Strategic Attributes and Performance in the BCG Matrix— A PIMS-Based Analysis of Industrial Product Businesses^
DONALD C. HAMBRICK IAN C. MacMILLAN DIANA L. DAY Columbia University
This paper empirically explores the performance tendencies and strategic attributes of businesses in the four cells of the Boston Consulting Groupproduct portfolio matrix. Businesses differed in their performance and strategic attributes, according to the two dimensions of the BCG matrix—product life cycle stage (growth rate) and market share. Most discussions of business-level strategy fall into one of three groups. First are normative propositions about which strategic actions make sense under different conditions. These prescriptionstypically are set forth by seasoned observers of organizations (Andrews, 1971; Glueck, 1976; Katz, 1970), but, so far, creation of these ideas has substantially outpaced empirical tests of their validity. A second category of literature is empirically based, but aimed at demonstrating universal "laws" of strategy. Findings on the pervasive positive effects of market share (Chevalier, 1972; Schoeffler,Buzzell, & Heany, 1974) and the experience curve (Boston Consulting Group, 1968) are primary examples. The third group also is empirical but concludes that so many contingent factors exist that strategy must be highly situational (Hatten, Schendel, & Cooper, 1978). In the latter vein, Hofer (1975) set forth what he considered to be a manageable list of 20 contingent factors (narrowed down from 54)that affect strategy for
The authors gratefully acknowledge sponsorship by the Strategy Research Center, Columbia University Graduate School of Business, and generous support from the Strategic Planning Institute, Cambridge, Mass. Thomas Lenz, William Newman, Max Richards, Sidney Schoeffler, and Michael Tushman made helpful suggestions on earlier drafts. 510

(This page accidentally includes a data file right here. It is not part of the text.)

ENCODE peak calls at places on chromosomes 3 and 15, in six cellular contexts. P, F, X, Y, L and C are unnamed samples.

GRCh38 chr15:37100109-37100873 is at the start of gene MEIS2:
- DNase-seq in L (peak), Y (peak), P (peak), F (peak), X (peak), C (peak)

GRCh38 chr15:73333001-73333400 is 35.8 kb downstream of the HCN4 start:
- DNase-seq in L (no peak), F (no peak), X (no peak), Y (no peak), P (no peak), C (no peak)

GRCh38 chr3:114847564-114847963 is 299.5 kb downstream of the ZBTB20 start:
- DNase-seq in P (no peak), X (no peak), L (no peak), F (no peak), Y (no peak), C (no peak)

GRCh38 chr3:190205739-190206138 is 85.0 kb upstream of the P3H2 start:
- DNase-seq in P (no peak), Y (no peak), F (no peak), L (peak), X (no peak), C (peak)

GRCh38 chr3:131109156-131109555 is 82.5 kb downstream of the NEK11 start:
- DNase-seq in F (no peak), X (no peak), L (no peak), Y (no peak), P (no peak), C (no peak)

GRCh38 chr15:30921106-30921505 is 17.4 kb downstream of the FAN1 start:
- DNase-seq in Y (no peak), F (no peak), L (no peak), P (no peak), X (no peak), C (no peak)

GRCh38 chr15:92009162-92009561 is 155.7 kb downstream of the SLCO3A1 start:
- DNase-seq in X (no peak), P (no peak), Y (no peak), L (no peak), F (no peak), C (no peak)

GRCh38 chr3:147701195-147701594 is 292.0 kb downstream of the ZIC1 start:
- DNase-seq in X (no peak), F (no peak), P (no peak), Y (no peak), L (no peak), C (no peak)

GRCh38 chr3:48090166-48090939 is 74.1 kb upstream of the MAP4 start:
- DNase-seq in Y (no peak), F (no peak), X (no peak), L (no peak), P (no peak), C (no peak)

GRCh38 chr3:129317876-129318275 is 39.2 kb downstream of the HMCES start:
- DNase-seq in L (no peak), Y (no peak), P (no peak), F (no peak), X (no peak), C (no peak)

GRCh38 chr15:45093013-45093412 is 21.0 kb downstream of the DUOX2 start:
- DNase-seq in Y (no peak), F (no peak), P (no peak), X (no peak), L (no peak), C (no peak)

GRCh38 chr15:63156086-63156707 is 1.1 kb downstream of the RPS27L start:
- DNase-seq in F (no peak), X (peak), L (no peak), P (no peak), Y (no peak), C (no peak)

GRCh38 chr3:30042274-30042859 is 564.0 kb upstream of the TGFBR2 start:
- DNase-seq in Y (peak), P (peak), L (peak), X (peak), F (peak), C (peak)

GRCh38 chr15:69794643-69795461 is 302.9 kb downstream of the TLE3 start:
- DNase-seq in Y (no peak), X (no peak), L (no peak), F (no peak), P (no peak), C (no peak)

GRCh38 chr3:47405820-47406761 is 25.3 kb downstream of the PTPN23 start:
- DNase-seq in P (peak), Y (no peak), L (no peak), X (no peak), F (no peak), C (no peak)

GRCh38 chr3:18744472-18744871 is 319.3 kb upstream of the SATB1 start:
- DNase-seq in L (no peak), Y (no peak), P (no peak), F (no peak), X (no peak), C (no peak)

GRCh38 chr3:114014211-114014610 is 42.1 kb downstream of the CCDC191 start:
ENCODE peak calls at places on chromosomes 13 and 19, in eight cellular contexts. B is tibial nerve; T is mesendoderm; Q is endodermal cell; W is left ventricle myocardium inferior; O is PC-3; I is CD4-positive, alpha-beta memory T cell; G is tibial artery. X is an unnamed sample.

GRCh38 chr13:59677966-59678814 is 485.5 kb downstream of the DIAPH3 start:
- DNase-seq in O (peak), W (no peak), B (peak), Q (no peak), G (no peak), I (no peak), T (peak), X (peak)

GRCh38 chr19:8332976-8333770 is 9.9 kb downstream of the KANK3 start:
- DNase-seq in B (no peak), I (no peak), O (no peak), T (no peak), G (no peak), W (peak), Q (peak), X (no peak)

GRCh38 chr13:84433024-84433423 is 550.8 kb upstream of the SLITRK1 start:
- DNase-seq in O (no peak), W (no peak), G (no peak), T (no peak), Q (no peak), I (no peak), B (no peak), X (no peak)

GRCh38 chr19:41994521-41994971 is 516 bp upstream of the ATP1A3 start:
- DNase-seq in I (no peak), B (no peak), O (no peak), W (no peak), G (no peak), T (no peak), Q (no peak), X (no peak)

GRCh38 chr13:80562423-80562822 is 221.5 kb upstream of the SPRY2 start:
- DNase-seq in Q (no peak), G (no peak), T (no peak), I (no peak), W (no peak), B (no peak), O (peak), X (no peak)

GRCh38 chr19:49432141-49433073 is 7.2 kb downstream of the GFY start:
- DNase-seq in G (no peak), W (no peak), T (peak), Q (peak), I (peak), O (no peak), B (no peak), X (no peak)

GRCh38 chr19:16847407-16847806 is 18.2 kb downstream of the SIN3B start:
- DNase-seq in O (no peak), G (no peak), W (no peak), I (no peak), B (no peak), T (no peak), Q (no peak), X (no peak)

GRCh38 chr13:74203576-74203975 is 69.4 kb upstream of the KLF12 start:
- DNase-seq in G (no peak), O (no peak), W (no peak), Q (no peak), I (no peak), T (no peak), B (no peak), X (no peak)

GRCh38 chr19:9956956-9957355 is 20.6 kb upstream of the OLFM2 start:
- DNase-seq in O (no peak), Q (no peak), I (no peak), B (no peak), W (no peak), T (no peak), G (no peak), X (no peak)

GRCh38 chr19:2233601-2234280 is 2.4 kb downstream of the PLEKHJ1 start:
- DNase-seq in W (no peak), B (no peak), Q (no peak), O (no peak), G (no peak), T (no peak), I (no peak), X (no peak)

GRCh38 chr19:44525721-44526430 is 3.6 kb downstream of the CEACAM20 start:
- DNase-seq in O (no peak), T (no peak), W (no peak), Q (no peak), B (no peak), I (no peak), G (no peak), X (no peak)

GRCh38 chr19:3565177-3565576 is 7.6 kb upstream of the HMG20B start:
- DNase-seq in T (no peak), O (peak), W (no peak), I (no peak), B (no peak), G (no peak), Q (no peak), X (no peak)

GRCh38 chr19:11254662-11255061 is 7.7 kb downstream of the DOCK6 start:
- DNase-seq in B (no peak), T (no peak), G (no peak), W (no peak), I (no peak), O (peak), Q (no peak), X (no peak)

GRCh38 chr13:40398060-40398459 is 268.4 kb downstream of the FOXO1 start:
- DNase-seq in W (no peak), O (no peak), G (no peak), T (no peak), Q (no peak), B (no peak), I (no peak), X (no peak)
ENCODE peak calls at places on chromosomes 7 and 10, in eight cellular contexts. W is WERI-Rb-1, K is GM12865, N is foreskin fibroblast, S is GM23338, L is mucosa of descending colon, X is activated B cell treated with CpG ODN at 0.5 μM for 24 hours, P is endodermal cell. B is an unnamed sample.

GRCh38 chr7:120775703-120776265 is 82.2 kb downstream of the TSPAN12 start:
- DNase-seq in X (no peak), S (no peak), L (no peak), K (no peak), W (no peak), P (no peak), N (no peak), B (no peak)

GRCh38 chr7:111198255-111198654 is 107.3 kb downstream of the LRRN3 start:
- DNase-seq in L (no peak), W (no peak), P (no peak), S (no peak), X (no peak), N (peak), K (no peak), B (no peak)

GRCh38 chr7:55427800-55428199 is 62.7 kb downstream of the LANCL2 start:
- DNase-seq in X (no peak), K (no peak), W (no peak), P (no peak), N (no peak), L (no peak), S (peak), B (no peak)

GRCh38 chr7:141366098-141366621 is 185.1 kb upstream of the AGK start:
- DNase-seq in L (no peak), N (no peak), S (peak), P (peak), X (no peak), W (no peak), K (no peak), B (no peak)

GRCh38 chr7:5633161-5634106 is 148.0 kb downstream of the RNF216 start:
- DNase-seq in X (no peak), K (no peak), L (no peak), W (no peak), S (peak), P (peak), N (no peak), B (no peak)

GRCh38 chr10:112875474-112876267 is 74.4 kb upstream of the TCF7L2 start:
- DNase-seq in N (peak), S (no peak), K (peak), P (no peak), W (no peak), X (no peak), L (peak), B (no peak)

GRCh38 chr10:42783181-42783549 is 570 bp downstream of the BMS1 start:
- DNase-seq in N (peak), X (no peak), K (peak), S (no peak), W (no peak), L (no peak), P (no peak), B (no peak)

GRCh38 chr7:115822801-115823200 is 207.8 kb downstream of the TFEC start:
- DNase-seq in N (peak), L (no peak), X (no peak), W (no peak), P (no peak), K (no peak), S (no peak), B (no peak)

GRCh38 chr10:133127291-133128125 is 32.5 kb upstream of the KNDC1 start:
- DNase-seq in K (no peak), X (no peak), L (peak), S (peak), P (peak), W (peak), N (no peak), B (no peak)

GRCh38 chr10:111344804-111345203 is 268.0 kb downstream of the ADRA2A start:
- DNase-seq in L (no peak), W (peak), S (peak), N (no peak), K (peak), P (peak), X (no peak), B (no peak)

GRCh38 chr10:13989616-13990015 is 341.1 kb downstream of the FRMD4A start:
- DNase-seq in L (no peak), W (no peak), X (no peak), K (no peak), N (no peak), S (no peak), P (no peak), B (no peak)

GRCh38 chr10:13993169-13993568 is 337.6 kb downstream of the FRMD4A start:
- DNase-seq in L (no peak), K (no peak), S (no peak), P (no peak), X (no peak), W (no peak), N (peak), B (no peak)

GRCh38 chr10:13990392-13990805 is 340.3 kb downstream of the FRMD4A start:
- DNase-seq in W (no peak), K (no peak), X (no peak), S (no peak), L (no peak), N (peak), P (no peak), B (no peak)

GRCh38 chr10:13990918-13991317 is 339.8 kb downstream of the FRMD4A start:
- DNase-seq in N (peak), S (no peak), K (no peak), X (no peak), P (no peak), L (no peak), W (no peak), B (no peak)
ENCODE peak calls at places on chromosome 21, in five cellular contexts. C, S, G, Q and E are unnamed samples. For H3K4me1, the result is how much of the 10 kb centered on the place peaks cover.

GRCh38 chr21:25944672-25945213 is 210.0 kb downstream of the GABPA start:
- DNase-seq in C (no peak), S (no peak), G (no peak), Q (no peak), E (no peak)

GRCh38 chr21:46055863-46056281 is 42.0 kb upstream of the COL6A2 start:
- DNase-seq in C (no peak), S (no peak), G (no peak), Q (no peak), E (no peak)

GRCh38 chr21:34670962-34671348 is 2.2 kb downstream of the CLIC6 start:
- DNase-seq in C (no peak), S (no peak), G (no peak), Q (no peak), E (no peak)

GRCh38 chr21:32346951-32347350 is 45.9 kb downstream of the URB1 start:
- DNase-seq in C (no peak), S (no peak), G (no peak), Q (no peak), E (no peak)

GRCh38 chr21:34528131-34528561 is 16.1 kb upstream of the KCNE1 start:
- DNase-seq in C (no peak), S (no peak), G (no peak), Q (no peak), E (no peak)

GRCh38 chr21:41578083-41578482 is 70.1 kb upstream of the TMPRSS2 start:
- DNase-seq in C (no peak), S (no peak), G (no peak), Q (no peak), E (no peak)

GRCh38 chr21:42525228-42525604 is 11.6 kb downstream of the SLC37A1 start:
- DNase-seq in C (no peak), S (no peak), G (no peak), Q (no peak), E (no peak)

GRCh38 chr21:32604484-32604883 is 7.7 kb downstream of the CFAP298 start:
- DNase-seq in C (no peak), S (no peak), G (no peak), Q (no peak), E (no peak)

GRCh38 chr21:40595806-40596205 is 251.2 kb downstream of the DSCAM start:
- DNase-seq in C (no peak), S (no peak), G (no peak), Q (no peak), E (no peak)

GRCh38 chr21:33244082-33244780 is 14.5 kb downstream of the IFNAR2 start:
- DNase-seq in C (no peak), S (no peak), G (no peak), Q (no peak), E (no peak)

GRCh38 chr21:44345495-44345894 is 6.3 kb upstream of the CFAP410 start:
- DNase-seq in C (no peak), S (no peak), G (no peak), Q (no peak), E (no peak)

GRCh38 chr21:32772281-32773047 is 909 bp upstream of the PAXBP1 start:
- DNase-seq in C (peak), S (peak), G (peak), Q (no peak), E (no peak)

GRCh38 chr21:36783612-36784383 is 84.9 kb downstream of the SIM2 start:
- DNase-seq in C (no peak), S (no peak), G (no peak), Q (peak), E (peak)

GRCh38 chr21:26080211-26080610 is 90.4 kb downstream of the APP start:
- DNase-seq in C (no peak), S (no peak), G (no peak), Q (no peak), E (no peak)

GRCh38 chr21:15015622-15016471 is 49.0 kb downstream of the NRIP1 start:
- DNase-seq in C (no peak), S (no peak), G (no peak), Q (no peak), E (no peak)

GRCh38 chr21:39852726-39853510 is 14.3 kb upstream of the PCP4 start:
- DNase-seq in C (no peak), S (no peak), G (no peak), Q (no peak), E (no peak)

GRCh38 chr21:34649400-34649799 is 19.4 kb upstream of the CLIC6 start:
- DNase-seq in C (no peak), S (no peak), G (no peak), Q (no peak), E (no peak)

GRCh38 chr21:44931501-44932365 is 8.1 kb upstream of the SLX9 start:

Hambrick, MacMittan, andDay
mature businesses. All possible combinations of these (assuming only two values per variable) result in over a million possible configurations. What is needed are empirically based "mid-range" theories about business-level strategy. As Bourgeois noted, "The solution is for the researcher to abstract a smaller number of more encompassing conceptual categories with a broader range ofgeneralizability" (1980, p. 29). This paper pursues that advice by focusing on only two key contingent variables—the product life cycle and market share—and identifying their i'elationships with different strategic attributes and performance. The term "strategic attributes" is preferred to "strategic action" because this essentially is a cross-sectional study in which an array of strategicvariables, including those that are controllable only in the longer term (e.g., capital intensity, productivity) are examined. In the literature on business-level strategy, probably no constructs have been deemed more significant than market share and the product life cycle. However, there is little empirical research treating these as contingent factors. The choice of these two constructs has the addedadvantage that, taken together, they form the framework for a widely known model for analyzing corporate strategy—the Boston Consulting Group (BCG) product portfolio matrix (Henderson, 1979). (Purely speaking, the vertical dimension of the BCG matrix is "market growth." For most products, growth rates closely correspond with certain stages of the life cycle. The conceptual distinction is that eachstage typically is attributed with characteristics in addition to growth rate, for example, customer adoption rates and the nature of competition. The emphasis here on life cycle stage is not inconsistent with BCG's strict emphasis on market growth.) If both the product life cycle and market share have major significance, and if many firms actually conceive of businesses along these two...